Particulate matter exposure of chefs in professional kitchens

Marcel G.L.C. Loomans, Marije te Kulve, A.C. Boerstra

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Exposure to increased concentrations of particulate matter (PM2.5) is related to a higher risk of respiratory and vascular diseases. Indoors, cooking appears to be a major source of PM2.5. In dwellings it has been demonstrated that cooking can lead to concentrations well above the health limits. However, only little is known about the concentrations typically observed in professional kitchens where cooking is the major activity. Therefore, an inventory field study has been set up to measure PM2.5 exposure in the breathing zone of chefs in professional restaurants. In total seven restaurants took part in the study. In all kitchens, PM2.5 exposure in the breathing zone of the chef and at two locations in the kitchen was measured. During the measurements activities of the chef were listed and characteristics of the kitchens were mapped (e.g. open/closed kitchen, type of ventilation, type of food that is prepared). The initial results show that in all restaurants, chefs are exposed to concentrations above the WHO-limit, i.e. average daily exposure of 25 µg/m³. Cooking style, hood and background concentration in the kitchen are factors contributing to the concentration in the kitchen. However, the peak exposure of the chef appears to be highly dependent on behavior and location in relation to the stove and exhaust hoods.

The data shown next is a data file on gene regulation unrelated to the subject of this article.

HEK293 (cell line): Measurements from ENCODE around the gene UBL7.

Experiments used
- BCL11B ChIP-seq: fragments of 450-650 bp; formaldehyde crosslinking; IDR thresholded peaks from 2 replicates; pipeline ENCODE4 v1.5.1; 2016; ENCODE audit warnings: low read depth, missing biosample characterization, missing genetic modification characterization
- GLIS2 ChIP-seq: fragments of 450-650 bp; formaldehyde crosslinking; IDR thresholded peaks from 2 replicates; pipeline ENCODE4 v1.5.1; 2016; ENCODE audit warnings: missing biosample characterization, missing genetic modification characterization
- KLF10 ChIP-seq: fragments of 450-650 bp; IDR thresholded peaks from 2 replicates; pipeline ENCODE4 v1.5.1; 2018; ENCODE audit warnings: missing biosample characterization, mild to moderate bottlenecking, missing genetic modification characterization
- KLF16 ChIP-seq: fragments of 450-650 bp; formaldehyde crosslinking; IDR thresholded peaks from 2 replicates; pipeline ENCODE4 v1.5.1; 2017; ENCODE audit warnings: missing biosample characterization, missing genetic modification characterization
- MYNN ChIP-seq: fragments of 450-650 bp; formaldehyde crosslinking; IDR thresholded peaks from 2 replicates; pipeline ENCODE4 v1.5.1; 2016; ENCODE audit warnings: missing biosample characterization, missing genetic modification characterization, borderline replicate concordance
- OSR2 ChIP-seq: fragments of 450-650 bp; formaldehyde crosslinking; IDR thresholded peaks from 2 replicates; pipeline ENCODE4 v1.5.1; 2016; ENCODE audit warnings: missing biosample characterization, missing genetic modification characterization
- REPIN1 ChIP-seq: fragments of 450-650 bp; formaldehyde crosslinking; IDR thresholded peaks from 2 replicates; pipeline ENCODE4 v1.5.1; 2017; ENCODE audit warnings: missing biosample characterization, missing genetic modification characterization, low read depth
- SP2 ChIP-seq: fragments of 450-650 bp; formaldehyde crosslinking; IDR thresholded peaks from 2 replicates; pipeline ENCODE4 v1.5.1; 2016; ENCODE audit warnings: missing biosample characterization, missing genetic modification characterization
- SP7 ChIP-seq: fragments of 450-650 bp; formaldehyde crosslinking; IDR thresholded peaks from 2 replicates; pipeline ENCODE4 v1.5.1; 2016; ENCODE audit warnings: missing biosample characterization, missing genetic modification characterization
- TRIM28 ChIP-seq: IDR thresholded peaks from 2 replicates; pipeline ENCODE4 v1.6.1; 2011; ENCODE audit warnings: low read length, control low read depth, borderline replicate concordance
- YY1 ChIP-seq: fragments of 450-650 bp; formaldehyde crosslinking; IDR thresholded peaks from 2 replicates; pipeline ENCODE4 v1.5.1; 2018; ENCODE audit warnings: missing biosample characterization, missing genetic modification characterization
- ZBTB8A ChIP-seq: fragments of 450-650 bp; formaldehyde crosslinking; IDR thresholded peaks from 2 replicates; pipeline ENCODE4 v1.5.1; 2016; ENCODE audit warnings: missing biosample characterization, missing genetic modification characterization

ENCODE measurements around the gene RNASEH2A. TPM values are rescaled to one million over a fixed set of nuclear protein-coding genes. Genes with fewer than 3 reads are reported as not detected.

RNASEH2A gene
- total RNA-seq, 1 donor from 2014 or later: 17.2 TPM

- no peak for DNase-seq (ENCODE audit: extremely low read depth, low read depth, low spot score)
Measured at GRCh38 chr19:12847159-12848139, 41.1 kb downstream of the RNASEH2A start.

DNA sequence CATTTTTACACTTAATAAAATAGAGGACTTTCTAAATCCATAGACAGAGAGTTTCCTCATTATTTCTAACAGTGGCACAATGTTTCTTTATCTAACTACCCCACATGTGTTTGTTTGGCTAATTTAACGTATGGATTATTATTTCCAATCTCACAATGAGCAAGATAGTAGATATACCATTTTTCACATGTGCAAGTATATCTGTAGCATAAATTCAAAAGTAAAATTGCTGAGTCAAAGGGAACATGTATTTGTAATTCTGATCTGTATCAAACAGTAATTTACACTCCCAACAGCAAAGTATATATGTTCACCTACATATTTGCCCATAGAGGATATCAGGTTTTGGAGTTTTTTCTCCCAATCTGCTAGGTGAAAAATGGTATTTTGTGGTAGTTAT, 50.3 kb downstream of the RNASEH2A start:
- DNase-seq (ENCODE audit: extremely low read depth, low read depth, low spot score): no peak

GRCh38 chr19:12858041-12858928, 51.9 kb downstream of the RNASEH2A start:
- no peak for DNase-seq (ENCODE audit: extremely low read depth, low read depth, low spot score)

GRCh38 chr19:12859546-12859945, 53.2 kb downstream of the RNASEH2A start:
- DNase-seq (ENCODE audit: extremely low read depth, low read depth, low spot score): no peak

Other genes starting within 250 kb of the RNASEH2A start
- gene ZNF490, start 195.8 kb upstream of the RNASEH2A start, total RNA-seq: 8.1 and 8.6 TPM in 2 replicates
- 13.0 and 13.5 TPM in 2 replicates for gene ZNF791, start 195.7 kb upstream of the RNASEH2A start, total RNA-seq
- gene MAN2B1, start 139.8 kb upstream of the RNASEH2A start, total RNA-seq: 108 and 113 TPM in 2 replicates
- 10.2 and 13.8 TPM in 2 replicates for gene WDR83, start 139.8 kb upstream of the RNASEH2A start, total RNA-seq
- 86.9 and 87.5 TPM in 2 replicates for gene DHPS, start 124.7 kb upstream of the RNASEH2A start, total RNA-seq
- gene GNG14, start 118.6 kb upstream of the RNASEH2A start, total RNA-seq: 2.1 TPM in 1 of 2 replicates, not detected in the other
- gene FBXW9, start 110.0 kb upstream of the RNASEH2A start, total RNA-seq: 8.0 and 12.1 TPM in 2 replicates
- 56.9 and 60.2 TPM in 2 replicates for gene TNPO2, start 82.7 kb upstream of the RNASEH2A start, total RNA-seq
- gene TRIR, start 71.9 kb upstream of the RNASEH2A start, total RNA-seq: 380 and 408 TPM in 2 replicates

Original languageEnglish
Number of pages6
Publication statusPublished - 1 Nov 2020
Event16th International Conference on Indoor Air Quality and Climate - Seoul, Korea, Republic of
Duration: 2 Nov 20204 Nov 2020


Conference16th International Conference on Indoor Air Quality and Climate
Abbreviated titleIndoor Air 2020
Country/TerritoryKorea, Republic of
Internet address


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